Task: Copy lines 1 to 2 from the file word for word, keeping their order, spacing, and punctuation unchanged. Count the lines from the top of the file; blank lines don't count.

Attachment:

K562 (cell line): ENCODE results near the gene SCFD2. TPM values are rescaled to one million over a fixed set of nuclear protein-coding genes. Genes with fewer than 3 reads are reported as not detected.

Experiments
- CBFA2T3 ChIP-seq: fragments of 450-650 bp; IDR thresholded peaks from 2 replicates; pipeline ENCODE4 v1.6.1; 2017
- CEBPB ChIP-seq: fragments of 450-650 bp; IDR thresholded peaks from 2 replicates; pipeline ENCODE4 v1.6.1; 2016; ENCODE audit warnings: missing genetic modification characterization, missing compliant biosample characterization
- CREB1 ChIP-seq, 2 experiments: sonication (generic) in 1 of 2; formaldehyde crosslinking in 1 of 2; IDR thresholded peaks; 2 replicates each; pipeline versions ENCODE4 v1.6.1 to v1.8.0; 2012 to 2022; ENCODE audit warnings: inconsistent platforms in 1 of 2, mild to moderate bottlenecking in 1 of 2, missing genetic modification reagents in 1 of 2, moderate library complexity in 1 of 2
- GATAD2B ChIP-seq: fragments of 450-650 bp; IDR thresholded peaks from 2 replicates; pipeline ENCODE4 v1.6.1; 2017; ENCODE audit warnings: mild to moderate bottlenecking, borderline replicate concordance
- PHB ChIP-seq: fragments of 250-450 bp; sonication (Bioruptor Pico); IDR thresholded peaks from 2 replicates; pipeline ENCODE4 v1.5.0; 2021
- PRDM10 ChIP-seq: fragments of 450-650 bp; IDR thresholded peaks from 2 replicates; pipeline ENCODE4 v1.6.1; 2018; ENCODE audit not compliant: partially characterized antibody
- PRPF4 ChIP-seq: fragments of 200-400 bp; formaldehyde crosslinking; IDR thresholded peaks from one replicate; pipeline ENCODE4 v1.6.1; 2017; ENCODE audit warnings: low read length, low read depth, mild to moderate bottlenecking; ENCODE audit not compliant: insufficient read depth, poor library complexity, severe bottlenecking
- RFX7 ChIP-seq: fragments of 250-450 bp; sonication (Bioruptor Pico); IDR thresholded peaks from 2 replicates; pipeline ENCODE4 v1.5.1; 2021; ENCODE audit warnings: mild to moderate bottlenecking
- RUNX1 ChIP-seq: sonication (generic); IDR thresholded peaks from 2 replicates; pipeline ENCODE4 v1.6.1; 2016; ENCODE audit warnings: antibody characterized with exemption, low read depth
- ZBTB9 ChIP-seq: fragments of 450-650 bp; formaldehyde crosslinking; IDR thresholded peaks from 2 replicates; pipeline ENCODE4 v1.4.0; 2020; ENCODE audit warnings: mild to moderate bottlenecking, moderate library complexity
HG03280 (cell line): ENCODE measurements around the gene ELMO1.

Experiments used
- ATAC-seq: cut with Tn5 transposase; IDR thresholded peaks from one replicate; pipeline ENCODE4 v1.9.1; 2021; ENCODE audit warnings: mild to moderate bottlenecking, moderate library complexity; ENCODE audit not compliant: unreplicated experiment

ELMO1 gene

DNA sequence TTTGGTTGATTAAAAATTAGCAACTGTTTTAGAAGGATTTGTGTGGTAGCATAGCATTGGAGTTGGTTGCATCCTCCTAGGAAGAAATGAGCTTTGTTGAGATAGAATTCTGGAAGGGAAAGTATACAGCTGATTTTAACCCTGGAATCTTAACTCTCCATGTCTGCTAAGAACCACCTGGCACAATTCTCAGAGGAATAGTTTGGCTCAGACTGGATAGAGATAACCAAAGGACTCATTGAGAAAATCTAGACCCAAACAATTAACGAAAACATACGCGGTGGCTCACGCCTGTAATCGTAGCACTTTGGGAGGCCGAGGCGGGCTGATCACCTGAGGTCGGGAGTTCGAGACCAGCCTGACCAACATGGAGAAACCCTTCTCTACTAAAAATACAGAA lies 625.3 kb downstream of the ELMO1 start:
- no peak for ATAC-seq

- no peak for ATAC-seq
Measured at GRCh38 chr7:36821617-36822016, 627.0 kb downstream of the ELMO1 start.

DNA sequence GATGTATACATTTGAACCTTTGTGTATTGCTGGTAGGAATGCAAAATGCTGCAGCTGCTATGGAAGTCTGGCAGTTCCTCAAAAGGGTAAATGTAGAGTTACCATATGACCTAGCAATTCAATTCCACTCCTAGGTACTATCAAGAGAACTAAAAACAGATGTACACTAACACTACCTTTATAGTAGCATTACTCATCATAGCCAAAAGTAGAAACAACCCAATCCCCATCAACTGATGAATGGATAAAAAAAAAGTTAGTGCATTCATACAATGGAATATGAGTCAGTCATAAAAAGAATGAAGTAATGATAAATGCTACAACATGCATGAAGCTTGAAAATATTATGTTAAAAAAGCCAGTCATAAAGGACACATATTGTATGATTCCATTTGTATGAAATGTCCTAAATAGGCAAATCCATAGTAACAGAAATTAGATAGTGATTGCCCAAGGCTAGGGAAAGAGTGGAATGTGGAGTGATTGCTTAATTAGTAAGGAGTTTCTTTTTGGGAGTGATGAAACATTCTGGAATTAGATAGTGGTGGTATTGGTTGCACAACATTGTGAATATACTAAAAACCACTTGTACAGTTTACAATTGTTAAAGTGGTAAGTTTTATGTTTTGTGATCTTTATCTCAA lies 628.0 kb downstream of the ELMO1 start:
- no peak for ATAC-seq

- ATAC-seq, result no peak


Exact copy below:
K562 (cell line): ENCODE results near the gene SCFD2. TPM values are rescaled to one million over a fixed set of nuclear protein-coding genes. Genes with fewer than 3 reads are reported as not detected.

Experiments